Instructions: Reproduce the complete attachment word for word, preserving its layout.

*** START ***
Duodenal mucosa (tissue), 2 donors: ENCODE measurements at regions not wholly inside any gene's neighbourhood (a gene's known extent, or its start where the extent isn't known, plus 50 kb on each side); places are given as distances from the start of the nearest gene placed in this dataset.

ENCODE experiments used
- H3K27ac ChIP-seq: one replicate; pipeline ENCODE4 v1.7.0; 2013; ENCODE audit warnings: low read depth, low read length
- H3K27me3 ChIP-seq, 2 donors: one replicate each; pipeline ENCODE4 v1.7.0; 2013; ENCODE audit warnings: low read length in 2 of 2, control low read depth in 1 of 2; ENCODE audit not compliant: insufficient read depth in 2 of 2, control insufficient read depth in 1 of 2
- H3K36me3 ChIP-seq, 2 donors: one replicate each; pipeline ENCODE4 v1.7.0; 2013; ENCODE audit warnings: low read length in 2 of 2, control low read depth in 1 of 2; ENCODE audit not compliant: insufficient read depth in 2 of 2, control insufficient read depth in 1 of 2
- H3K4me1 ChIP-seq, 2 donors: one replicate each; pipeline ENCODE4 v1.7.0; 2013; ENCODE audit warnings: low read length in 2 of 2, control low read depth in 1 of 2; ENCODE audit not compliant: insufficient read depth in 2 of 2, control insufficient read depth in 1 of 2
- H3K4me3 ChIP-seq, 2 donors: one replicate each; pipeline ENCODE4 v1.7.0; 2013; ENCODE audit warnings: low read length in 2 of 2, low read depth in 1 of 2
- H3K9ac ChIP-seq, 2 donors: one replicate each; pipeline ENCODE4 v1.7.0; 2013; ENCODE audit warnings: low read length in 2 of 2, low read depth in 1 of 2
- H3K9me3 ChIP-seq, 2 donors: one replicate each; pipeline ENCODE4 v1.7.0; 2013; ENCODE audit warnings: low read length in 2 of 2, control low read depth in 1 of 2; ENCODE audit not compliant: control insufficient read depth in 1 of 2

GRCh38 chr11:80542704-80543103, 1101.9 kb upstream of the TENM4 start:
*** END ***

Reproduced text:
Duodenal mucosa (tissue), 2 donors: ENCODE measurements at regions not wholly inside any gene's neighbourhood (a gene's known extent, or its start where the extent isn't known, plus 50 kb on each side); places are given as distances from the start of the nearest gene placed in this dataset.

ENCODE experiments used
- H3K27ac ChIP-seq: one replicate; pipeline ENCODE4 v1.7.0; 2013; ENCODE audit warnings: low read depth, low read length
- H3K27me3 ChIP-seq, 2 donors: one replicate each; pipeline ENCODE4 v1.7.0; 2013; ENCODE audit warnings: low read length in 2 of 2, control low read depth in 1 of 2; ENCODE audit not compliant: insufficient read depth in 2 of 2, control insufficient read depth in 1 of 2
- H3K36me3 ChIP-seq, 2 donors: one replicate each; pipeline ENCODE4 v1.7.0; 2013; ENCODE audit warnings: low read length in 2 of 2, control low read depth in 1 of 2; ENCODE audit not compliant: insufficient read depth in 2 of 2, control insufficient read depth in 1 of 2
- H3K4me1 ChIP-seq, 2 donors: one replicate each; pipeline ENCODE4 v1.7.0; 2013; ENCODE audit warnings: low read length in 2 of 2, control low read depth in 1 of 2; ENCODE audit not compliant: insufficient read depth in 2 of 2, control insufficient read depth in 1 of 2
- H3K4me3 ChIP-seq, 2 donors: one replicate each; pipeline ENCODE4 v1.7.0; 2013; ENCODE audit warnings: low read length in 2 of 2, low read depth in 1 of 2
- H3K9ac ChIP-seq, 2 donors: one replicate each; pipeline ENCODE4 v1.7.0; 2013; ENCODE audit warnings: low read length in 2 of 2, low read depth in 1 of 2
- H3K9me3 ChIP-seq, 2 donors: one replicate each; pipeline ENCODE4 v1.7.0; 2013; ENCODE audit warnings: low read length in 2 of 2, control low read depth in 1 of 2; ENCODE audit not compliant: control insufficient read depth in 1 of 2

GRCh38 chr11:80542704-80543103, 1101.9 kb upstream of the TENM4 start: